Healthier Chicken Marsala

Chicken Marsala
rudisill / Getty Images
Total Time: 30 min
Prep Time: 20 min
Cook Time: 10 min
Servings: 4

Nutrition Highlights (per serving)

255 calories
14g fat
4g carbs
27g protein
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Nutrition Facts
Servings: 4
Amount per serving  
Calories 255
% Daily Value*
Total Fat 14g 18%
Saturated Fat 2g 10%
Cholesterol 83mg 28%
Sodium 536mg 23%
Total Carbohydrate 4g 1%
Dietary Fiber 1g 4%
Total Sugars 2g  
Includes 0g Added Sugars 0%
Protein 27g  
Vitamin D 0mcg 0%
Calcium 18mg 1%
Iron 1mg 6%
Potassium 457mg 10%
*The % Daily Value (DV) tells you how much a nutrient in a food serving contributes to a daily diet. 2,000 calorie a day is used for general nutrition advice.

Chicken Marsala is a chicken and mushroom dish made with a wine reduction sauce. The wine used is a popular dessert wine from the Sicilian city of Marsala. The dish originated in the late 1800s with families living in Italy, but as restaurants picked up on the easy-to-make dish, Americans took notice, and it is now popular in the United States.

Chicken Marsala gets much of its flavor from savory mushrooms. Both the mushrooms and the wine provide antioxidants that can help fight cell damage and provide other health benefits. Some studies even show that consuming mushrooms may help to slow age-related cognitive decline.


  • 4 boneless skinless chicken breast cutlets
  • 1 small onion
  • 1 cup crimini or porcini mushroom slices
  • 3 tbsps olive oil
  • 1/2 cup dry Marsala wine
  • 2 tbsps minced Italian (flat leaf) parsley
  • 1/2 cup chicken broth (or chicken bouillon equivalent)
  • Salt and pepper to taste


  1. If desired, pound chicken between two pieces of wax paper or plastic (use anything from an old wine bottle to a small heavy pot for this). Season chicken with salt and pepper if you prefer.

  2. Heat oil in a skillet and add chicken. Pan fry chicken for 5 minutes on each side until golden, turning once until done. Remove, and cover with foil to keep warm.

  3. Add onion and mushrooms to the pan (add a little more oil if needed), cook until onion is translucent and mushrooms are soft (approximately 5 minutes).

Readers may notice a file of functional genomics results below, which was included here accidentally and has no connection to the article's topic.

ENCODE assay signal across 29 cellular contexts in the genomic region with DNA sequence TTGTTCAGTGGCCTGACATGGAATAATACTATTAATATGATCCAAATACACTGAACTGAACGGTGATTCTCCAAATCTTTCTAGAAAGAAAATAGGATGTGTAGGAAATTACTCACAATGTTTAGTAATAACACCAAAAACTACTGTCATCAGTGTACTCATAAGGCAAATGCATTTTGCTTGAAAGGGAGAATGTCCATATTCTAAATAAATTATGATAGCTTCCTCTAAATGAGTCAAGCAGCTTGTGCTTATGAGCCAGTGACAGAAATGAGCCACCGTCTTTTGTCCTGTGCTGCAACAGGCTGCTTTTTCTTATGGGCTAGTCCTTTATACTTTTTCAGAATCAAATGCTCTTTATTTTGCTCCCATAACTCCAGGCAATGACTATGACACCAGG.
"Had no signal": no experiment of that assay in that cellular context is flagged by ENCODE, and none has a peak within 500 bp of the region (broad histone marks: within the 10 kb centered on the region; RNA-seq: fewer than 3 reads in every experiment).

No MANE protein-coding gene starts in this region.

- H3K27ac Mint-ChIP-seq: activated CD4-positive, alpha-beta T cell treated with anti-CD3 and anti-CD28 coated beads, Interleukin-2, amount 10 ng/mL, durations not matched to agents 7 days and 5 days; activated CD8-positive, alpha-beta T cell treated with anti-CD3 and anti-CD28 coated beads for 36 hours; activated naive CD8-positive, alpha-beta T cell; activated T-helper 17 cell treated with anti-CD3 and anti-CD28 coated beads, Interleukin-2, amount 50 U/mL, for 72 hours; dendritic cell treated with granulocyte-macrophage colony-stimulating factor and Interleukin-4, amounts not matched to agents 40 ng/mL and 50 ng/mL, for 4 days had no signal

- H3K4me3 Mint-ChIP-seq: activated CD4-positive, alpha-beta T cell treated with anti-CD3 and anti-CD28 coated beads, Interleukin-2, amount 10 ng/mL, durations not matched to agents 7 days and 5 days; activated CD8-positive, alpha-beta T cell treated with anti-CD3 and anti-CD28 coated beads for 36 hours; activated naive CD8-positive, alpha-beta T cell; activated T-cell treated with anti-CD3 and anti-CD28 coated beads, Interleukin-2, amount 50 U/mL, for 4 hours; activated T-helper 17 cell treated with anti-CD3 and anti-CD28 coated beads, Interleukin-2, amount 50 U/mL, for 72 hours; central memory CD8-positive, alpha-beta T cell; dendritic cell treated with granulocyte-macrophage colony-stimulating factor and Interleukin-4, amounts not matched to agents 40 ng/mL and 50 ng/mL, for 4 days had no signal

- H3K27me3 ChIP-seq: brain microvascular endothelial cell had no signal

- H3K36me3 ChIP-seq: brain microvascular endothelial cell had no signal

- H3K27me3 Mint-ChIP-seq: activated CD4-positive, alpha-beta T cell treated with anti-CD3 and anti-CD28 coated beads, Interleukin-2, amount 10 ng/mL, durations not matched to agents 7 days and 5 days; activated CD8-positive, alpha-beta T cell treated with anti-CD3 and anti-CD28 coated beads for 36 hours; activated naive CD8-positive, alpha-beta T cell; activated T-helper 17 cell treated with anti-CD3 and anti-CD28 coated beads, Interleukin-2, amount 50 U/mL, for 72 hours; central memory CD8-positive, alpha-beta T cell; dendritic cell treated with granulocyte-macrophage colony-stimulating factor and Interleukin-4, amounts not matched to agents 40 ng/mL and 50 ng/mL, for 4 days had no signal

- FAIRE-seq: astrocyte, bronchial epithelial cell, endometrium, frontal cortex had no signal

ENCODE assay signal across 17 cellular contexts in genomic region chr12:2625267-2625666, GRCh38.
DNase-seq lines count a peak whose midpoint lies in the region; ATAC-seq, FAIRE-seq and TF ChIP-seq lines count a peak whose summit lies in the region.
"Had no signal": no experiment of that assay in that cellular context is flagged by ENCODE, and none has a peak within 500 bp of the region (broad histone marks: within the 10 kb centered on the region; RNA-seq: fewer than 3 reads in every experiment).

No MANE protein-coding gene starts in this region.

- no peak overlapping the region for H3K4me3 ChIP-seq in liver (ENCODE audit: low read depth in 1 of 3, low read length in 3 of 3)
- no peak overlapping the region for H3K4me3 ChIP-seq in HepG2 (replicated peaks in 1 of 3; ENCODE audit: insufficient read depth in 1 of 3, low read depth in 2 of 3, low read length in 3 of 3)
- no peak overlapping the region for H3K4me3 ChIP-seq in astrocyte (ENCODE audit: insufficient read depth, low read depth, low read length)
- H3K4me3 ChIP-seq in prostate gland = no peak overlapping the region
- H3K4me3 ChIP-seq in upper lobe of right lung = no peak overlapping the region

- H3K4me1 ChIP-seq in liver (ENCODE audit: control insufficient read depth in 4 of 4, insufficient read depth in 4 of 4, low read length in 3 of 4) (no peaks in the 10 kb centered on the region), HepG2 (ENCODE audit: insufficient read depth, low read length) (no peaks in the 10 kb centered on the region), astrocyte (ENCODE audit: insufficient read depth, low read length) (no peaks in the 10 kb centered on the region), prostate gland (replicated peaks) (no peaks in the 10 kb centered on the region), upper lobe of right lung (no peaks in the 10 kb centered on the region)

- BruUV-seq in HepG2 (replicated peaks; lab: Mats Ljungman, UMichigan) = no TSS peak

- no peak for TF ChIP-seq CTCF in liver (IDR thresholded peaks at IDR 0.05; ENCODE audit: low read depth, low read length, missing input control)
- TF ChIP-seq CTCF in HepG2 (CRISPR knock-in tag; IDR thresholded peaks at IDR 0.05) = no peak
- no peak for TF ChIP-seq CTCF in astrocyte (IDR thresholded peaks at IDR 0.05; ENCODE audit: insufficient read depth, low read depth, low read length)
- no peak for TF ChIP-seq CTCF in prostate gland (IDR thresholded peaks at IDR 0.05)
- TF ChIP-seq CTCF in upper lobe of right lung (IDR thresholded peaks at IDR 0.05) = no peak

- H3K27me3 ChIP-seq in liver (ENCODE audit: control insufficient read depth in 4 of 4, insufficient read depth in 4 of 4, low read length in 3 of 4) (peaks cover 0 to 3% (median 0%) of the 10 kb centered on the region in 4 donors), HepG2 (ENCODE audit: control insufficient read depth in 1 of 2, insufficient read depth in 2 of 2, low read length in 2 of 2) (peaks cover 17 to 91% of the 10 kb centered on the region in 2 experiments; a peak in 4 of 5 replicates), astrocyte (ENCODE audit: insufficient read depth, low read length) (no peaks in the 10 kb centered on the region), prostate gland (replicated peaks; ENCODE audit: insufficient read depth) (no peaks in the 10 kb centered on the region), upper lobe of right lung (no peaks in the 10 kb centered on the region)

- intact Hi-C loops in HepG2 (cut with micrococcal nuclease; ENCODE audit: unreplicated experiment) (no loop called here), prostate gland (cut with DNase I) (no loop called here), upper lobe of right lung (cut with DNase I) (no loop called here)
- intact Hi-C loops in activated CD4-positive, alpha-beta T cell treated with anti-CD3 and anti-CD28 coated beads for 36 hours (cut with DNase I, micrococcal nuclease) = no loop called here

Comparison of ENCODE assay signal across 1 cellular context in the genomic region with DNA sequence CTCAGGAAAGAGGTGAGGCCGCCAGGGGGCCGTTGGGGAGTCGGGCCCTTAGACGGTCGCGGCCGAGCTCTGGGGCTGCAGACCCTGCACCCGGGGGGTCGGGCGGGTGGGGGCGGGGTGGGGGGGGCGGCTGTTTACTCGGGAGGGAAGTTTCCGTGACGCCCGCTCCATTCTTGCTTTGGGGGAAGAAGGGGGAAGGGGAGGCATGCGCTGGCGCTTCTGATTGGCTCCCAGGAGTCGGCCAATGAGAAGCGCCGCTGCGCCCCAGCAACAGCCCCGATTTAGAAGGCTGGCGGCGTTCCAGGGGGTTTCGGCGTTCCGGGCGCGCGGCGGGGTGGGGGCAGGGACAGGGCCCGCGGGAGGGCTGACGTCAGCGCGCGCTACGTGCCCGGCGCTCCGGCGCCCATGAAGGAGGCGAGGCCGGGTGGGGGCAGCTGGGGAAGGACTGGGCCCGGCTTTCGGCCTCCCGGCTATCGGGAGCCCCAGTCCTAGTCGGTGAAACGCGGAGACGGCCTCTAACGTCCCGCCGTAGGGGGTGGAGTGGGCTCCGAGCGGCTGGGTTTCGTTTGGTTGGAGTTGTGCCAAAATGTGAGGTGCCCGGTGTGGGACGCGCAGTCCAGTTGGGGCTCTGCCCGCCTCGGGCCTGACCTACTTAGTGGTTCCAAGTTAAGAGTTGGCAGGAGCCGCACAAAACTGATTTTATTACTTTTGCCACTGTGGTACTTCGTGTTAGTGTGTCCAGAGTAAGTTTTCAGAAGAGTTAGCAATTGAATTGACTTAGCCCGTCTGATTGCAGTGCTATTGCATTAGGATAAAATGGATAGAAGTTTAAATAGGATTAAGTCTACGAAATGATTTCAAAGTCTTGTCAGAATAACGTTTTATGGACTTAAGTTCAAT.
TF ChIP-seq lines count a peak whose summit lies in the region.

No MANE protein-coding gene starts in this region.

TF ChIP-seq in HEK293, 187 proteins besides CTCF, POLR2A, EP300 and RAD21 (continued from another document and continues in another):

4. Add wine to pan and cook for 1 to 2 minutes.

  5. At this point, judge the amount of liquid for sauce for chicken. If you need more, add a bit of broth. Taste and adjust seasonings.

  6. Pour vegetables and sauce over chicken, and sprinkle with parsley.

Variations and Substitutions

You don't have to use whole chicken breasts in chicken Marsala. Some people use chicken tenderloins which cook a little bit faster and are less expensive. You can also use veal to make veal Marsala, another popular dish on some Italian restaurant menus.

When choosing a wine, be sure to use dry (not sweet) Marsala wine to get the savory taste that the dish is known for. If you don't have Marsala wine, you can also use Madeira (another Italian wine) or a combination of a dry white wine and brandy. If you prefer not to cook with alcohol, try using balsamic vinegar.

Lastly, consider being adventurous by trying different types of mushrooms. Many cooks use shiitake mushrooms, or you can simply use sliced button mushrooms as well.

Cooking and Serving Tips

  • You can sprinkle a small amount of flour over the chicken to help in browning the meat. You can also cook the chicken in advance and make the sauce later to save time.
  • Be sure to use proper food safety techniques when cooking with poultry. Thoroughly clean hands, utensils, and surfaces after handling raw chicken. Heat to an internal temperature of 165F.
  • Serve chicken Marsala with a side dish such as polenta, rice, or egg noodles.
  • Keep leftovers in the refrigerator for up to 4 days.

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3 Sources
Verywell Fit uses only high-quality sources, including peer-reviewed studies, to support the facts within our articles. Read our editorial process to learn more about how we fact-check and keep our content accurate, reliable, and trustworthy.
  1. Snopek L, Mlcek J, Sochorova L, et al. Contribution of red wine consumption to human health protectionMolecules. 2018;23(7):1684. doi:10.3390/molecules23071684

  2. Kalaras MD, Richie JP, Calcagnotto A, Beelman RB. Mushrooms: A rich source of the antioxidants ergothioneine and glutathione. Food Chem. 2017;233:429-433. doi:10.1016/j.foodchem.2017.04.109

  3. Feng L, Cheah IK, Ng MM, et al. The association between mushroom consumption and mild cognitive impairment: A community-based cross-sectional study in Singapore. J Alzheimers Dis. 2019;68(1):197-203. doi:10.3233/jad-180959

By Team Verywell Fit
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